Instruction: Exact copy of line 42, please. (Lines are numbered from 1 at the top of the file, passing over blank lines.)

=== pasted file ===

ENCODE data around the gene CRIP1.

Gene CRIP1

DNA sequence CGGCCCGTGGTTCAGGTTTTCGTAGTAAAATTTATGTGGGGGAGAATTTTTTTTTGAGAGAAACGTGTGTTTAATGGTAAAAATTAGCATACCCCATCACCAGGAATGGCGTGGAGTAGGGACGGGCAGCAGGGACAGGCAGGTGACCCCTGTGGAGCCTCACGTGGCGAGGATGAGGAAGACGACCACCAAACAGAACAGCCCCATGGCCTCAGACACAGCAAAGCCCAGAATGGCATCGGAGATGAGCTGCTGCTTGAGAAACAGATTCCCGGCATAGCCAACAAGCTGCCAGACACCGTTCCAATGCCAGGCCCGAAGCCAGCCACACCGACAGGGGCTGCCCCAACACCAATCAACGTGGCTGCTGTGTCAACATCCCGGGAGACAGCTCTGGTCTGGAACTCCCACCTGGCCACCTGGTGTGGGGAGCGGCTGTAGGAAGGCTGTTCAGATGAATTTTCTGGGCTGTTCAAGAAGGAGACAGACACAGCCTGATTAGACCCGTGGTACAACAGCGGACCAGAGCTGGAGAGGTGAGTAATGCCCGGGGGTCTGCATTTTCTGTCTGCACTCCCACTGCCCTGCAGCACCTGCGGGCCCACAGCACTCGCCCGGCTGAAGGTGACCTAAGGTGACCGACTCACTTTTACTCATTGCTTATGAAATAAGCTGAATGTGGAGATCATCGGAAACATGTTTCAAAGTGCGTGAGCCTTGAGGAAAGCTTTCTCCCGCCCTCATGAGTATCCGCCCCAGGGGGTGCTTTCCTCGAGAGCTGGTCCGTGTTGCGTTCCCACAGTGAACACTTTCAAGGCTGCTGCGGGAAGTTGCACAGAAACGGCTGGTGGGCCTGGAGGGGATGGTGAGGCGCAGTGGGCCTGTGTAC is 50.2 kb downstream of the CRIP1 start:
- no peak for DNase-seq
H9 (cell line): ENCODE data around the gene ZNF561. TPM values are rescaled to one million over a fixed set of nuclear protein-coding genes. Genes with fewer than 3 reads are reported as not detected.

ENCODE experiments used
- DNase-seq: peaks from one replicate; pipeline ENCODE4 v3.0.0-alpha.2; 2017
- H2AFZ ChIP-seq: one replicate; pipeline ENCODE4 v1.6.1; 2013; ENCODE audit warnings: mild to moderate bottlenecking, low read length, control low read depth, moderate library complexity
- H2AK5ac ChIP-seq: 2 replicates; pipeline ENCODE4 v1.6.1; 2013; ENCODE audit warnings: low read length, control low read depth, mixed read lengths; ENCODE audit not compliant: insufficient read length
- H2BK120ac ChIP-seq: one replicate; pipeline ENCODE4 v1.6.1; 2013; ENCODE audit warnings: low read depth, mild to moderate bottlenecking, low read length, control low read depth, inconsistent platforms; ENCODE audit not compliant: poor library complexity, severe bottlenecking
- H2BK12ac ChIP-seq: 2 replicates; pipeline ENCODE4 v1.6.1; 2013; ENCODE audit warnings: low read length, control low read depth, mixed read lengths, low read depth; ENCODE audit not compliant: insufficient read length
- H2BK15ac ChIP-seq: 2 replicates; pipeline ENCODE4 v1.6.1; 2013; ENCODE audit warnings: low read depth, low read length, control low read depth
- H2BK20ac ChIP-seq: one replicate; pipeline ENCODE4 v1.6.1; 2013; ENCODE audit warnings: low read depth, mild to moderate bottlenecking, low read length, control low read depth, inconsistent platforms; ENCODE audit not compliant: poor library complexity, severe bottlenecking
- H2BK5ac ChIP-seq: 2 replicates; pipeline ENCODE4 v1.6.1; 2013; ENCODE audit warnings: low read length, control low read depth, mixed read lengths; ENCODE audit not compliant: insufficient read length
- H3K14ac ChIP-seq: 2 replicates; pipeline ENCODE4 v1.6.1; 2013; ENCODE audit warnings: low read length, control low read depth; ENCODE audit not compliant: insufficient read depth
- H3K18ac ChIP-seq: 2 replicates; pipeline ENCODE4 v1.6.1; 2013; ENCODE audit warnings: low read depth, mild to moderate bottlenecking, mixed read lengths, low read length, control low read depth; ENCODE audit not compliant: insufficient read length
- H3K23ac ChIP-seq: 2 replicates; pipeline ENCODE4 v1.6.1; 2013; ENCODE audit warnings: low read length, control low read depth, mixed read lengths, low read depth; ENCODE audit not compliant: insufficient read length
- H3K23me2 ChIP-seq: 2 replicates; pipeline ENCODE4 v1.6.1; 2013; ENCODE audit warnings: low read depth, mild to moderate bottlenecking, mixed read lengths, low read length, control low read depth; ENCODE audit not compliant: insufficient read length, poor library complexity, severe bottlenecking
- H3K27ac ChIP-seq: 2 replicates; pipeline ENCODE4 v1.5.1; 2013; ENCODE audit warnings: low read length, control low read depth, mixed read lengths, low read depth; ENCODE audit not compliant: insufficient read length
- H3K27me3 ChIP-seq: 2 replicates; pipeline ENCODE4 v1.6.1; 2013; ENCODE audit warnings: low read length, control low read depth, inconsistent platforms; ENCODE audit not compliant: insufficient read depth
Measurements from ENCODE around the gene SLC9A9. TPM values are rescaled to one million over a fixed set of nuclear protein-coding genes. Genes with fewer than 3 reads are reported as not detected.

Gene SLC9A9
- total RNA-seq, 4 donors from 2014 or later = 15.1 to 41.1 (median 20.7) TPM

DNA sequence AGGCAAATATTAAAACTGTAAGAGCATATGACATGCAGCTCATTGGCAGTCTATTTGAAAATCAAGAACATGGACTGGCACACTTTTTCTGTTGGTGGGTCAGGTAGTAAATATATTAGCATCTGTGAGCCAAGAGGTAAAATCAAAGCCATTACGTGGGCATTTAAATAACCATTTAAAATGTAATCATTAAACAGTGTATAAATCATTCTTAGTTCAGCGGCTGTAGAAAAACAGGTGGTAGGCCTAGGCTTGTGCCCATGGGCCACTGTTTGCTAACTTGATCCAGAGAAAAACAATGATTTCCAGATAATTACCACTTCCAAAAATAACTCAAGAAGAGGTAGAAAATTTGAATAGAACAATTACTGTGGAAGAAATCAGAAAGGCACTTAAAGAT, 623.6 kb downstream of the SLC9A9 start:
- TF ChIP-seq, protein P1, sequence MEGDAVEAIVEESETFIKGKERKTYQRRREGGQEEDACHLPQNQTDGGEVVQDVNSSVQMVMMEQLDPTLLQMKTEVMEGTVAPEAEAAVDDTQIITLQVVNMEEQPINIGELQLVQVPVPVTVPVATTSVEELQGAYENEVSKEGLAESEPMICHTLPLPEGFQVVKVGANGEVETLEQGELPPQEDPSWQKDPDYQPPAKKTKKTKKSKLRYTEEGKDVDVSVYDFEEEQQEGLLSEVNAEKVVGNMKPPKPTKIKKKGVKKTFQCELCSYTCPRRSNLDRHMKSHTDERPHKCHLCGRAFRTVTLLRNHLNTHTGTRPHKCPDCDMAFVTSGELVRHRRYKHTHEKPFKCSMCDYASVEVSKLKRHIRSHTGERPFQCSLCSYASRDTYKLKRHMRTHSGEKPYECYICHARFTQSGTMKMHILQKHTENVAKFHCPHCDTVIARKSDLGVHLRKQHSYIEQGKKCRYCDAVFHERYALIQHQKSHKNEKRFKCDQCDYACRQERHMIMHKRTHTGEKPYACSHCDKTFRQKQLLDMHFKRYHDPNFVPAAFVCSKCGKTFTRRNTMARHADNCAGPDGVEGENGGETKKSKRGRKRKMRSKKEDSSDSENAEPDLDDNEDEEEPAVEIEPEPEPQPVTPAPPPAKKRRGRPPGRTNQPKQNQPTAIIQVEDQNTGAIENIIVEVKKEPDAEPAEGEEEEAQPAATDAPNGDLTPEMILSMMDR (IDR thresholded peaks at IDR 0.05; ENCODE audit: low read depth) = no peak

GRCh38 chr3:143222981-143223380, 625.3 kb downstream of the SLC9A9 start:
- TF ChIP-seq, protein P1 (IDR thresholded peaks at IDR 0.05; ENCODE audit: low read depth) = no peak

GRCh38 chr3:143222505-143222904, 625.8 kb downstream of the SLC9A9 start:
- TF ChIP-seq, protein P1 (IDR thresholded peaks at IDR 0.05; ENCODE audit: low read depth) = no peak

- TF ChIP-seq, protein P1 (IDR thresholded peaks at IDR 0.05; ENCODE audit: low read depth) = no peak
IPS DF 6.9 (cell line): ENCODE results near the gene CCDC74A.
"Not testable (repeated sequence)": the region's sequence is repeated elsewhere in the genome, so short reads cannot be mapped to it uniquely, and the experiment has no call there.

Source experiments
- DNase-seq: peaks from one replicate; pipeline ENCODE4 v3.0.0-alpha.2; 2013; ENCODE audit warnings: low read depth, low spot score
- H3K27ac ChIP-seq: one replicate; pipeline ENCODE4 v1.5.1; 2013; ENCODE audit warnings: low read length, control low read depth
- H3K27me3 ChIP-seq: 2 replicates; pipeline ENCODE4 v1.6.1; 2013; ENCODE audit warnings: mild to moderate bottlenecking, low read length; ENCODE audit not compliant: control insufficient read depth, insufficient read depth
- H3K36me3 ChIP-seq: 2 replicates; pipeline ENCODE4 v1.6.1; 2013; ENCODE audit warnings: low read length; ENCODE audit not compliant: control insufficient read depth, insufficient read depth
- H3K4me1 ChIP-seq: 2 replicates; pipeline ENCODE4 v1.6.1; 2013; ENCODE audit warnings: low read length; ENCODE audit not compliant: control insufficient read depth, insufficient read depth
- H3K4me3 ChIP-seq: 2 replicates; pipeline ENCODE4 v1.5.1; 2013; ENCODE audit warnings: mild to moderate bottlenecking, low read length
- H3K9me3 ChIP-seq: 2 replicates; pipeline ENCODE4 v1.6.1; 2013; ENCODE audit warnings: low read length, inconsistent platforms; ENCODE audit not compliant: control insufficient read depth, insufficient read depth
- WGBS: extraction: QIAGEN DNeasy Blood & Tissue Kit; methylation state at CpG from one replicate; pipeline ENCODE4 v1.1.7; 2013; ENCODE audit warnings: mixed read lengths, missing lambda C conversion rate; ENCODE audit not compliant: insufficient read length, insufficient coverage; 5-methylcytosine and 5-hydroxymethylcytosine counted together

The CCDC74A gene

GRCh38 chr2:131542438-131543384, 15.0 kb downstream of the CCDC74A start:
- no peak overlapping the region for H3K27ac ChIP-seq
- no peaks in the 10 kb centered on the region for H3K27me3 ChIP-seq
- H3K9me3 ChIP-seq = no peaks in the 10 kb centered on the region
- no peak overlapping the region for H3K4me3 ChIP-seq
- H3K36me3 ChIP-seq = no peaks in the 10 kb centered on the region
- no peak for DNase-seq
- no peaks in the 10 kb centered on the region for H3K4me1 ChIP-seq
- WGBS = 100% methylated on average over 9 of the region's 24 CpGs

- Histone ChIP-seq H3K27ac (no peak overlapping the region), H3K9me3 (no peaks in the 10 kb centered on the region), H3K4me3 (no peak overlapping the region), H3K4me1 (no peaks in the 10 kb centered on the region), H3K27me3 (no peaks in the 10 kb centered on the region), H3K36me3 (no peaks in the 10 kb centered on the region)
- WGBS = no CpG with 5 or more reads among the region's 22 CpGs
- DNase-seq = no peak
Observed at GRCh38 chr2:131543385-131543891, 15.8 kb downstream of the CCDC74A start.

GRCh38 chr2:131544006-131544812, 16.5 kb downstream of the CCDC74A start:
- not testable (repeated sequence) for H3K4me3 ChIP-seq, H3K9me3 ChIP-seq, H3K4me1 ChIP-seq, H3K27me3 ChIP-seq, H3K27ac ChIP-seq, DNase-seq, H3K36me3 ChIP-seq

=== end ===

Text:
The CCDC74A gene